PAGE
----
HT Boot Camp: The Agony and the Ecstasy Page 3
Subwoofers in bookcases can be quite problematic. The biggest problems are the inability to adjust placement once installed and the annoyance of rattling objects. If at all possible, experiment with subwoofer placement before building the cabinet. Find the place along the wall where the subwoofer sounds best for the listening position, then put the subwoofer in the cabinet as close to that place as possible. If you must enclose your subwoofer in a cabinet, do your best to "float" it and minimize transfer of vibrations to the rest of the cabinet. Knickknacks buzzing, drawers chattering, and shelves clattering are immensely distracting. I recommend letting the subwoofer rest on the floor and building an escutcheon around it to make it look like it's in the cabinet, even though it really isn't. If this isn't feasible, cut a hole in the bottom shelf so the subwoofer can slip through and rest on the floor. Depending on the design of the subwoofer, a small stand may be required to lift it back up to the height of the shelf. The point is to avoid having the subwoofer touch the cabinet itself. If the subwoofer must rest on the shelf, vibration-dampening pads may help. Also, be sure to use subwoofers that only fire in a single direction and point that end of the subwoofer into the room. If your subwoofer has drive units on multiple sides, a port that's not on the same side as the drive unit, or a passive radiator that's not on the same side as the drive unit, it shouldn't be mounted in a cabinet. If it's amplified, be careful to ensure proper airflow for cooling.
So how do you determine optimum placement for a freestanding subwoofer? Unfortunately, there's no simple answer. I recommend starting with the subwoofer in one of the front corners of the room. In this location, the maximum amount of bass is produced, but it may not be especially even at the listening position. Carefully adjust the level of the subwoofer relative to the main speakers, from the perspective of the listening position, before proceeding. Even a small change in subwoofer level can create a large change in the perceived balance and quality of the sound. If, after adjusting the level, the sound is boomy at the listening position, try moving the subwoofer out of the corner. Adjust the level again and check for changes at the listening position. If good results aren't forthcoming, turn the tables on your subwoofer and place it in the listening position. That's right, give your subwoofer the best seat in the house! As it plays, walk around the perimeter of your room and listen for the spot with the smoothest bass response. I recommend choosing a location in front or to the side of the listening position. When you find a good-sounding location, move your subwoofer there. Be certain to carefully adjust the subwoofer level from the listening position once again. Keep experimenting, if necessary. If your system has multiple subwoofers, start with both of the woofers close together, but use this same procedure. If you can't find a satisfactory single location, then try moving the subs to separate locations.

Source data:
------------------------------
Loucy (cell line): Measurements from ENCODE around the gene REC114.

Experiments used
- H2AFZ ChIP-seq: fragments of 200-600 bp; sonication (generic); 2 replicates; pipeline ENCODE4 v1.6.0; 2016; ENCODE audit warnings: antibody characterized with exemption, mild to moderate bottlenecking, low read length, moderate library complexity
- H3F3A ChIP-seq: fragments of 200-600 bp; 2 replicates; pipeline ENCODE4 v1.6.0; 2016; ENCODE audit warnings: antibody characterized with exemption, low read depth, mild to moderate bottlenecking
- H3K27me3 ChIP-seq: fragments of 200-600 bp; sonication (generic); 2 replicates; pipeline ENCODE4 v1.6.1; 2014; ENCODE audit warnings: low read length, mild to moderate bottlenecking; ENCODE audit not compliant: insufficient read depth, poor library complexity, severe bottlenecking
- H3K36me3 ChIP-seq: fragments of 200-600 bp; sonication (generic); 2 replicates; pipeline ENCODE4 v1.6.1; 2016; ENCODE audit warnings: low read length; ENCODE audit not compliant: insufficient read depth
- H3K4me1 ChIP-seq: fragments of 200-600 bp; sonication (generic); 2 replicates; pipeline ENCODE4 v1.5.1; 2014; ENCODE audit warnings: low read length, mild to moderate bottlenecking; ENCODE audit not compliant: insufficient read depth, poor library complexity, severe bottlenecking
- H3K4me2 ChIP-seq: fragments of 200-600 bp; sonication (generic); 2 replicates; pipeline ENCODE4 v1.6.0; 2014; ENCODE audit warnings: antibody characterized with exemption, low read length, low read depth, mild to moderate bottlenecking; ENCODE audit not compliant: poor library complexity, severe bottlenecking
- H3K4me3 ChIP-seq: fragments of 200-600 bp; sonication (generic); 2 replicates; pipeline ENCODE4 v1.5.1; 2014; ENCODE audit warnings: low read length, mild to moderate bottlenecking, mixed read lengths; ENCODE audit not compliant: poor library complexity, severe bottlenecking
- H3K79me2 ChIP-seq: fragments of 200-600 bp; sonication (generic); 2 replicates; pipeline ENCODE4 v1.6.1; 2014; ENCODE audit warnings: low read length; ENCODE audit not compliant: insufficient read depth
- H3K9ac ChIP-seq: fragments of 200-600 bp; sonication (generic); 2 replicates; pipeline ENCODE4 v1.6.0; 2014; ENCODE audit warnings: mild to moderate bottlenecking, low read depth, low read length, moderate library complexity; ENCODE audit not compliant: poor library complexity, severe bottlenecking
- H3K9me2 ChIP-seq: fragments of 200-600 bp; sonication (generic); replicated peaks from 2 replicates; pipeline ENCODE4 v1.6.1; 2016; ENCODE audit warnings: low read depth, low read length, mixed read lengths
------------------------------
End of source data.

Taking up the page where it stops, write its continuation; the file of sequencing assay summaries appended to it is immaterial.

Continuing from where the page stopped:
Speaker placement is a complex mix of physics, acoustics, interior design, and common sense. Taking the time to think through the possibilities before installing your system is well worth the effort. I've given you suggestions here, but the complexities of the real world dictate that experimentation is necessary. Once you've decided where the most logical starting point is, try various placements and listen, listen, listen. I refer to this process as "dancing with your loudspeakers." Move your speakers, sit down in the main listening seat, and listen to familiar material for a minute or two. Try a new speaker location, sit down, and listen to the same material again. Lather, rinse, and repeat until you're satisfied that you've found the best-sounding location. In the final analysis, your enjoyment, both sonically and aesthetically, is all that counts.